But removed from the emotionality that historical context and previous franchise entries could provide the audience, the sub-plot again becomes about a concept — a cliche — and the movie positions it all as a joke. Penny and Buckaroo fall in love almost instantly, as the form demands. They are meant to be together. It plays not as real romance, but as humorous commentary.
Silly dialogue such as “Take her to the pit!” similarly recalls pulpy sci-fi magazines of the 1950s, and in general Buckaroo Banzai has a great deal of fun mocking the conventions of serialized comic-book adventures.
In particular, John Lithgow is brilliant as Dr. Lizardo — an alien version of Hitler we’re told, — who comes off as absolutely absurd. There is nothing remotely menacing about this character, though he could take over an entire planet, apparently.
But as played here — with no overall context backing-up his menacing villainy — Lizardo is simply a twitching, sneering, thick-tongued cretin, not a world-ending maniac. We don’t fear him; rather we laugh at his outrageous qualities. So in this circumstance, we are asked to consider the qualities of comic-book villains. Separated from a history of evil deeds, they can come off as incompetent, and therefore funny, especially since they often fail so egregiously.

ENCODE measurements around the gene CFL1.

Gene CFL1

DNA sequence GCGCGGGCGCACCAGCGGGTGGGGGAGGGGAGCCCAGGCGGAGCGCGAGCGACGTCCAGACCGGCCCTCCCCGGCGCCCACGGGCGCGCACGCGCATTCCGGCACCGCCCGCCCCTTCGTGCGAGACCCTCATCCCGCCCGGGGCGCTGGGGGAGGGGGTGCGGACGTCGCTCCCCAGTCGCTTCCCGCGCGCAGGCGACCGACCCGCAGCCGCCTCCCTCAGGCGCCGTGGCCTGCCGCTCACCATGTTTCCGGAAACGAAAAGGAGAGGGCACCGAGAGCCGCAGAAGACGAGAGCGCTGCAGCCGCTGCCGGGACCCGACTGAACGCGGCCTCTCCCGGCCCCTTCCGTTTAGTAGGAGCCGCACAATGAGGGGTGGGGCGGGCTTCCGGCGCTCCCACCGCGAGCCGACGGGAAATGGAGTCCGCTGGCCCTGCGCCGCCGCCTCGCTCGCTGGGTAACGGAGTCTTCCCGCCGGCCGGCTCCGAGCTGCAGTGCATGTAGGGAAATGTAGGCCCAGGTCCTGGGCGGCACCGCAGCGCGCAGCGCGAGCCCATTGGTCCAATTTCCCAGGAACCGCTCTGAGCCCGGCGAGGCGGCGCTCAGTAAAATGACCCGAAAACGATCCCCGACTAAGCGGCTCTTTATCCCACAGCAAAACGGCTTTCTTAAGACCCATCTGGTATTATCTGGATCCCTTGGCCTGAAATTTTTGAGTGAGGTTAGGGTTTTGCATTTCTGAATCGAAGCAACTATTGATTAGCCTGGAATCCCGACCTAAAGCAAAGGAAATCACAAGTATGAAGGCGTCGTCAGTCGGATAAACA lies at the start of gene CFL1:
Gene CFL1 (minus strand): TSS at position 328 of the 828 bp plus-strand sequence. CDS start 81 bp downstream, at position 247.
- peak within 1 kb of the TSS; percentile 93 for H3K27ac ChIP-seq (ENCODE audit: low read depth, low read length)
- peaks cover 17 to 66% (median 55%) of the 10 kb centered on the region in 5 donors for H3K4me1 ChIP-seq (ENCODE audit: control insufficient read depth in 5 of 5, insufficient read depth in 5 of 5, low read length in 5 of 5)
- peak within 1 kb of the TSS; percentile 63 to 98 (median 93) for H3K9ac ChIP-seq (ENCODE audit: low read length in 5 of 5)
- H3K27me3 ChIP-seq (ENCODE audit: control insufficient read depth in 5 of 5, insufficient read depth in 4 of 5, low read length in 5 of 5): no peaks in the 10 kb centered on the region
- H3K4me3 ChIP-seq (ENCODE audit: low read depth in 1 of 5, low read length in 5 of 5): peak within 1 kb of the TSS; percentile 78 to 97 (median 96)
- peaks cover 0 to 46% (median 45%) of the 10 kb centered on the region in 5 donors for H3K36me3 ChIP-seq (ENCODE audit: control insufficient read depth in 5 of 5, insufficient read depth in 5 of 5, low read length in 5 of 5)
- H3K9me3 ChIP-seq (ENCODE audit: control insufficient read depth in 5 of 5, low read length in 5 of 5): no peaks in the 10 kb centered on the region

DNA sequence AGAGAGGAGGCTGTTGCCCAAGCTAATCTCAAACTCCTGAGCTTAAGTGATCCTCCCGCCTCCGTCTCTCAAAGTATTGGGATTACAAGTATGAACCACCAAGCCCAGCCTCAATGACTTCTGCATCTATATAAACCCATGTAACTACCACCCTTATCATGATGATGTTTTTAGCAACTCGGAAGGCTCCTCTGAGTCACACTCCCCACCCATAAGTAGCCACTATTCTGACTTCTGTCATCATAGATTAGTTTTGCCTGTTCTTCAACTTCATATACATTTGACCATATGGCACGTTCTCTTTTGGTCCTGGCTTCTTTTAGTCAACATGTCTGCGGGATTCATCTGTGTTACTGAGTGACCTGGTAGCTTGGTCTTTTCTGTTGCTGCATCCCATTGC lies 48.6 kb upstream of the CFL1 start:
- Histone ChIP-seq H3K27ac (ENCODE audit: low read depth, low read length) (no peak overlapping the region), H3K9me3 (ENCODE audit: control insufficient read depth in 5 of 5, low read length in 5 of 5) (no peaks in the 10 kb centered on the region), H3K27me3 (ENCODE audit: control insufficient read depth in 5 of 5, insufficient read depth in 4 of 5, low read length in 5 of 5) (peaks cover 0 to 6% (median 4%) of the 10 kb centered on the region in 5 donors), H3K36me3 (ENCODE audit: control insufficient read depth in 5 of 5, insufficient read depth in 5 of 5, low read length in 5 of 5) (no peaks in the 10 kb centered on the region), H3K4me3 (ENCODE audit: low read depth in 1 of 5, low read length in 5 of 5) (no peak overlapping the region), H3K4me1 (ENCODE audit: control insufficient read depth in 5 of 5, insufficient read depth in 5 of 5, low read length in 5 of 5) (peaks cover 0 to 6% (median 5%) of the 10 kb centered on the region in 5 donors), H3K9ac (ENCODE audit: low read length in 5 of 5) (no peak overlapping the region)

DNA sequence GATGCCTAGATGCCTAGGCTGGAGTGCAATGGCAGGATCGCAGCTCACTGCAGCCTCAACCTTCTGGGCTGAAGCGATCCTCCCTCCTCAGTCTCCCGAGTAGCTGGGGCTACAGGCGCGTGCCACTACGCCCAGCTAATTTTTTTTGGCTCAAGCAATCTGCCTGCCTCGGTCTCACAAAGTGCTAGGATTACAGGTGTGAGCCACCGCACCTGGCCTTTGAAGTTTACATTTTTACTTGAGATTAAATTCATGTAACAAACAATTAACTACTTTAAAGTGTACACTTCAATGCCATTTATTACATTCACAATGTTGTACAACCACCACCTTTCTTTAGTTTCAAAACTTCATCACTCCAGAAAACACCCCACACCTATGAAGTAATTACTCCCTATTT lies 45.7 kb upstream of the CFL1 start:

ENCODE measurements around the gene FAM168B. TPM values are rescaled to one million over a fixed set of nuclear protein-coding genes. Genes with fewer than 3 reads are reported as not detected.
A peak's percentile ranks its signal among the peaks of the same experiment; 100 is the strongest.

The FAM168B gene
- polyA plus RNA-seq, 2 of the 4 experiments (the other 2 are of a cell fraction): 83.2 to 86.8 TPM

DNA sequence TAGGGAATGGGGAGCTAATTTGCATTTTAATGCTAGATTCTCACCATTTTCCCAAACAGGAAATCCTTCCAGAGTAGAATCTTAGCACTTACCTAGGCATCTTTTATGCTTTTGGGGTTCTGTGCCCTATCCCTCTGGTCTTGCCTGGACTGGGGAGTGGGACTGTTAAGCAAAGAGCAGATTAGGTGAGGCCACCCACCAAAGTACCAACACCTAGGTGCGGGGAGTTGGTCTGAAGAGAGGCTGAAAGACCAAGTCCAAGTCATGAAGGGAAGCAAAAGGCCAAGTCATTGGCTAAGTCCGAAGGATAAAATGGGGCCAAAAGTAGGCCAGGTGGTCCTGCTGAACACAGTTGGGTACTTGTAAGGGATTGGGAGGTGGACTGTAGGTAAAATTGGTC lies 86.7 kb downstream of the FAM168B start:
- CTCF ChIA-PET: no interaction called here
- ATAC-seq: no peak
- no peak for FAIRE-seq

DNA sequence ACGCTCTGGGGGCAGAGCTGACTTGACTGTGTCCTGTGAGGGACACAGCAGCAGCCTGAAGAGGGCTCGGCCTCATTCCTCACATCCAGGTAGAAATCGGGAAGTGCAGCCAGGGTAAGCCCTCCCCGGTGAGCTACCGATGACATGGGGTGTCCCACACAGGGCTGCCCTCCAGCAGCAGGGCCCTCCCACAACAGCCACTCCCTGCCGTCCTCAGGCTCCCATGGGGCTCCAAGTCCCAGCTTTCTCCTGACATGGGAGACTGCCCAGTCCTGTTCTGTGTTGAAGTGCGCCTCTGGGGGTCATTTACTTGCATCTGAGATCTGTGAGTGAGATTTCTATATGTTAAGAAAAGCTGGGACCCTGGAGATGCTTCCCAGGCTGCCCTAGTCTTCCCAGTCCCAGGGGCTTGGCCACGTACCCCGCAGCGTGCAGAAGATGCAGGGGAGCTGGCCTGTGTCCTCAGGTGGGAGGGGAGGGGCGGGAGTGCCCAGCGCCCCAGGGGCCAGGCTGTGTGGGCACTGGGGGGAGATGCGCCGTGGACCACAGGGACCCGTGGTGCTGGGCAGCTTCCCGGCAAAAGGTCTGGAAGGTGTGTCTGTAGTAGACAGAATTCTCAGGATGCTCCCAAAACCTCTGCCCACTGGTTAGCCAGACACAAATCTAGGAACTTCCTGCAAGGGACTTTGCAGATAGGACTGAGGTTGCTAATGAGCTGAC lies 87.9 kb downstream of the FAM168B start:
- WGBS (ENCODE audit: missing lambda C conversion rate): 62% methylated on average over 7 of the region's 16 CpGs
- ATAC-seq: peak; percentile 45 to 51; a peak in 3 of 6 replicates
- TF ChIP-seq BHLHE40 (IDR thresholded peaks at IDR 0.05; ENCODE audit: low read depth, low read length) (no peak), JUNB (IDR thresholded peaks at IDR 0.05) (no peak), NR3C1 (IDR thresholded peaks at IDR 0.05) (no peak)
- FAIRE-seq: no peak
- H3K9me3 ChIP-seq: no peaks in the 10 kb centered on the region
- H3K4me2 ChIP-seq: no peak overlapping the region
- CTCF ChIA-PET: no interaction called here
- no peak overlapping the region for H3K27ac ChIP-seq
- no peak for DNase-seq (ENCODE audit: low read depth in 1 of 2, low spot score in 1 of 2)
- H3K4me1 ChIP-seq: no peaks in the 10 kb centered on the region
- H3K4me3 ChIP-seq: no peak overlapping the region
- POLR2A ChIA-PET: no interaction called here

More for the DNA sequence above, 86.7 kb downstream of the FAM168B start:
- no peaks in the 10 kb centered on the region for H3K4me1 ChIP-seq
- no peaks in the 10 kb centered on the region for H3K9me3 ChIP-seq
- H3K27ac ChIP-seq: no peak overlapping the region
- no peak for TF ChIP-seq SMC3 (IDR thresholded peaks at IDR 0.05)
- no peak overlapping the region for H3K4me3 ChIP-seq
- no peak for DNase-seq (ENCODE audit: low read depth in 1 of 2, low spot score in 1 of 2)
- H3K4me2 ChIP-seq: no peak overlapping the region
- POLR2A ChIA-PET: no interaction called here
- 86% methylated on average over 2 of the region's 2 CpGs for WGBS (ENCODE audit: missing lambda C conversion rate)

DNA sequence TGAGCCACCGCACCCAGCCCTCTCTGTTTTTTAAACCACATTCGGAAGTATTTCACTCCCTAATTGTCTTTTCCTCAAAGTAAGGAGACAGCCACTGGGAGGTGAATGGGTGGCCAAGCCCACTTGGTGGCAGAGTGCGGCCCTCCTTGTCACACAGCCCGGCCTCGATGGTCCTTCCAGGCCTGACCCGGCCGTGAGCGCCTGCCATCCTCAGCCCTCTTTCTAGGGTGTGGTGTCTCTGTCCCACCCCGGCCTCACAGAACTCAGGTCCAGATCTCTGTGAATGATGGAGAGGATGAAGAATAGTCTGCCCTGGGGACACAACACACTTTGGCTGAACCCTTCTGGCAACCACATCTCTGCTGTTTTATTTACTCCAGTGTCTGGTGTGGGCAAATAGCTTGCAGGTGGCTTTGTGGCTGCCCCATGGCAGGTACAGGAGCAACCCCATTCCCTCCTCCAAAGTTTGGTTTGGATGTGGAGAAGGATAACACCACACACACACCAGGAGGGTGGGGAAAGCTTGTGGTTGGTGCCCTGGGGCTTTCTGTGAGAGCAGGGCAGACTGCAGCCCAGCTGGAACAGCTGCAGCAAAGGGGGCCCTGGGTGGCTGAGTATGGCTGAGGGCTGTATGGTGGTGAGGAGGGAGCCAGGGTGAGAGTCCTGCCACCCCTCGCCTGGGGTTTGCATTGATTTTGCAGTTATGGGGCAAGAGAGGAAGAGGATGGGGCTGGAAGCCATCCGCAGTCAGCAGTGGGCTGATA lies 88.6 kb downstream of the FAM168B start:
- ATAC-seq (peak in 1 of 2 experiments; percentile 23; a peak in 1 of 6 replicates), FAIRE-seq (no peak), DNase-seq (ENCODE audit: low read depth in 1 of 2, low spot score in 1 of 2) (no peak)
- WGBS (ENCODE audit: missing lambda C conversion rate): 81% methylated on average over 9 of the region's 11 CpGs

Finally, the consistent distance from context makes Buckaroo Banzai a comedy about the genre itself, and its most-frequently hauled out conventions. I often call the 1984 Richter film the This is Spinal Tap of genre films, and that’s because it serves so ably as a parody of an entire strain of literature and film Not the rock milieu, as is the case with the Reiner film of 1984, but the conventions of comic-books and science fiction movies as they existed in the mid-1980s.
However, this is the important thing: the film is not mean-spirited about its sense of fanciful parody. On the contrary, the stand-back approach of the filmmakers’ (both in terms of form and content) assumes a deep fund of knowledge on the part of any audience.
The Adventures of Buckaroo Banzai assumes we can keep up; that we will recognize such conventions as the death of a beloved character or the surprise appearance of an identical twin, and understand the joke. Plus, the movie’s pace is downright delirious, so that Buckaroo Banzai is unfailingly smart and fast-moving at the same time.
That’s why, in the lingo of the film, Buckaroo Banzai is really something of an “inter dimensional breakthrough.”
It serves as both a straight-forward comic-book adventure and even as a post-modern, humorous comment on the longstanding literary and film conventions that make a hero like Buckaroo — a hero in the mold of James Bond or Doc Savage — so appealing and influential in our culture.
And that’s why — yes — I still hope to see Buckaroo Banzai Against the World Crime League in theaters one of these days.
Because no matter where you go…there you are.